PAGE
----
Moreover, making yourself like something just because it’s popular doesn’t work. As Desktop Java faded into irrelevance, I studied C++ and Flash as possible areas of focus, and found that I really didn’t like either of them. Only when the iPhone OS came along did I find a platform with ideas that appealed to me.

Similarly, I greatly value the time I spent years ago studying Jini, Sun’s mis-marketed and overblown self-networking technology. Even though few applications were ever shipped with it — Jini made the fatal mistake of assuming a Java ubiquity that did not actually exist outside of Sun’s labs — the ideas it represented were profound. Up to that point, I had never seen an API that presented such a realistic view of networking, one that kept in mind the eight fallacies of distributed computing and made them managable, largely by treating failure as a normal state, rather than an exceptional one. In terms of thinking about hard problems and how stuff works (or doesn’t work) in the real world, learning about Jini was hugely valuable to me at the time I encountered it.

And had I known Jini was doomed, would I have been better off studying something more popular, like Java Message Service (which my colleagues preferred, since it “guaranteed” message delivery rather than making developers think about failure)? I don’t think so. And so, even if I don’t think the Mac has a particularly bright future, that’s no reason for me to throw cold water on someone’s interest in learning about the platform. There are more than 20 years of really good ideas in the Mac, and if some of them enlighten and empower you, why not go for it?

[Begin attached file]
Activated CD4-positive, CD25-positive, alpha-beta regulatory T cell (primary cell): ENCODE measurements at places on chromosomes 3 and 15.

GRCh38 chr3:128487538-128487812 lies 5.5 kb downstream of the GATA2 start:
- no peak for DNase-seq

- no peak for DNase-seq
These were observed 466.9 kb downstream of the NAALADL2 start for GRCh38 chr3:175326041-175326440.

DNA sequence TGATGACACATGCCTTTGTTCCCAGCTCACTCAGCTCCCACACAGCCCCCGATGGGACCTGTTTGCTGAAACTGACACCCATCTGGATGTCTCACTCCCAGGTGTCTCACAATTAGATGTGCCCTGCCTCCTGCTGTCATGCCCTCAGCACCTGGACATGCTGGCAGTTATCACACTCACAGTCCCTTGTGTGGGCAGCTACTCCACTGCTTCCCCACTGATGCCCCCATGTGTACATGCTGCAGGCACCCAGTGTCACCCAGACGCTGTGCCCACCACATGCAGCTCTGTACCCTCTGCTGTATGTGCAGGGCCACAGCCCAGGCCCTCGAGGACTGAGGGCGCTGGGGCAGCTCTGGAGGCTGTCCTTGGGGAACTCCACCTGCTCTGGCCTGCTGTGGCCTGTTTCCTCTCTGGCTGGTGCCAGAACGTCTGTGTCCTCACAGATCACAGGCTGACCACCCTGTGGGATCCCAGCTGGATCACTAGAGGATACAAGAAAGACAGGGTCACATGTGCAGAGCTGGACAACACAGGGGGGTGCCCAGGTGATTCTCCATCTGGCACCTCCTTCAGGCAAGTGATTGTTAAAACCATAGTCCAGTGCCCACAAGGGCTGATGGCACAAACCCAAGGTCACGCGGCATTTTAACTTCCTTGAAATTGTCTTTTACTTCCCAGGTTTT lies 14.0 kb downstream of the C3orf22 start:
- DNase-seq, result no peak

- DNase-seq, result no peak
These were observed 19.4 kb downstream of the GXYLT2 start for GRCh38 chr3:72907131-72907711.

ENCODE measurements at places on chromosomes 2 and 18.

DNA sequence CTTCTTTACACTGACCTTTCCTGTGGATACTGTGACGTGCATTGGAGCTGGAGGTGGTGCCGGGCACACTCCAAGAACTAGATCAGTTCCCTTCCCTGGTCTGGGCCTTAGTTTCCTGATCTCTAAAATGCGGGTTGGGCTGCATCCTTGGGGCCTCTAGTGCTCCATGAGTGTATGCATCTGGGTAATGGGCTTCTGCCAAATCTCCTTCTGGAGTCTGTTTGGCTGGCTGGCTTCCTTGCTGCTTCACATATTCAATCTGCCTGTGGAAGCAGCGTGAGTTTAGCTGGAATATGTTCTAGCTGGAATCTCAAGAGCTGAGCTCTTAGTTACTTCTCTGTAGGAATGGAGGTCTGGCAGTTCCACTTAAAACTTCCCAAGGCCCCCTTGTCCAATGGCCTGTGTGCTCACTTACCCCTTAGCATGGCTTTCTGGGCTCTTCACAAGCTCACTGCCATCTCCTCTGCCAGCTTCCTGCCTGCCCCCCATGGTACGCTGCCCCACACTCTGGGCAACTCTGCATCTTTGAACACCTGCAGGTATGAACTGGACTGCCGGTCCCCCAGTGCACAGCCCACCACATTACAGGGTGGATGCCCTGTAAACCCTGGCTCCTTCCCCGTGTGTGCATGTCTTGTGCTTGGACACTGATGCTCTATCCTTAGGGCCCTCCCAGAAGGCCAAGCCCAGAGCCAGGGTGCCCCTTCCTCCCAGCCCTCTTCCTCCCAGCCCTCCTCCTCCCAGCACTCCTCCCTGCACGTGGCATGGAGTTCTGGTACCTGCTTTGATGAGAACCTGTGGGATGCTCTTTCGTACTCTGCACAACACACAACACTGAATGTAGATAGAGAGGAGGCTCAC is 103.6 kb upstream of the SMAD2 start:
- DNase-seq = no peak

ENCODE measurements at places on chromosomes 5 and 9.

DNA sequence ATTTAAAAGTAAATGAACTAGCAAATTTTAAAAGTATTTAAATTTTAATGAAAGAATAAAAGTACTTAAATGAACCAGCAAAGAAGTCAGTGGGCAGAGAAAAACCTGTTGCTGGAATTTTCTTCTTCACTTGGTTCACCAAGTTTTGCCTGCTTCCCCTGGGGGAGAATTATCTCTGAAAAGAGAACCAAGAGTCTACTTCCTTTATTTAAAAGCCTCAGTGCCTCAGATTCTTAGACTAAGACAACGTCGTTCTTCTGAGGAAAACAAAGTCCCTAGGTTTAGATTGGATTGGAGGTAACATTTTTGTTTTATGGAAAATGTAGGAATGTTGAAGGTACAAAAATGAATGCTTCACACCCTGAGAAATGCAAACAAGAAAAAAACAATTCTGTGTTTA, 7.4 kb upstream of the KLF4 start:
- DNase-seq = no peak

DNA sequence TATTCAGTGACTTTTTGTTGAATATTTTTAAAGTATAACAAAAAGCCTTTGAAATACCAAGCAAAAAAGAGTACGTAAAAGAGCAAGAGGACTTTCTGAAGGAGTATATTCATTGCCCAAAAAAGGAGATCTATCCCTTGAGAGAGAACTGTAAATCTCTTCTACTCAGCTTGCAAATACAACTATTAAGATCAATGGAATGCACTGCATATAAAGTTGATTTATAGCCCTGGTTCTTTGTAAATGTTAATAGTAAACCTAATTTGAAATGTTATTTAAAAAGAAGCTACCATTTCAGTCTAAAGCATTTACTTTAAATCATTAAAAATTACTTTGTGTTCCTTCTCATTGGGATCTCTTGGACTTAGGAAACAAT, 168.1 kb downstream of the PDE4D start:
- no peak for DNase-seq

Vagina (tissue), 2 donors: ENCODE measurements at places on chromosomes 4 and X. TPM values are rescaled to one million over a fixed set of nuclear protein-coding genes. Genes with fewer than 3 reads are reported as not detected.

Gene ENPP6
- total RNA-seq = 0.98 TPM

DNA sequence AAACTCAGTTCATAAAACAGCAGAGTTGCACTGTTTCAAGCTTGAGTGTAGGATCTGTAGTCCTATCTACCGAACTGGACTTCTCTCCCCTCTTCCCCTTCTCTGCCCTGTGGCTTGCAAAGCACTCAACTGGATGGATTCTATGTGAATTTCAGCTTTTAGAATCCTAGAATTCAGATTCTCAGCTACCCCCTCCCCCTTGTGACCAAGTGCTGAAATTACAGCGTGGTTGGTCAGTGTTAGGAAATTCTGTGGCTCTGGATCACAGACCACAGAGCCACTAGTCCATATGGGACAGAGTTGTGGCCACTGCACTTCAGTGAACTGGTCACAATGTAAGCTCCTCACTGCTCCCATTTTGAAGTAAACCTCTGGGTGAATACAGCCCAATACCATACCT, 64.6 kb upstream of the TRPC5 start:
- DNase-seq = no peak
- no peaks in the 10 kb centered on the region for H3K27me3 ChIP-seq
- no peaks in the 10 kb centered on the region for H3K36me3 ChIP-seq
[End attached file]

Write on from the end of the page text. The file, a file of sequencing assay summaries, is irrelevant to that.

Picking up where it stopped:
Throwing Cold Water on MacRuby for iOS

Fad du jour on Twitter is #welovemacruby, echoing a call posted here to bring MacRuby to iOS, calling it to Apple’s attention through the usual process of posting duplicate feature requests to bugreport.apple.com.

Please don’t. This is as bad an idea as I’ve heard in some time. The petitioners are only wasting their own time and Apple’s.

The reason I can say that is that Ruby was already tried and rejected as a first-class language for Mac development. In Leopard, Apple made Ruby and Python first-class languages for Cocoa development, creating Cocoa bindings for those languages and fully supporting them with Cocoa-Ruby and Cocoa-Python project templates in Xcode. Tutorials were posted… code was open-sourced… developer sessions were presented…

And yet, there’s no indication that there was any significant developer up-take. The Ruby and Python project templates disappeared in 10.6’s version of Xcode, a seemingly quick admission of defeat, or at least irrelevance.

Arguing this on Twitter, I put out a call to show me examples where any scripting language has delivered end-user applications on the desktop since the days of VB and Hypercard, or ever done so on mobile. To his credit, Philip Hodgetts fired back with some of his examples from the video production world. So far, he’s the only taker.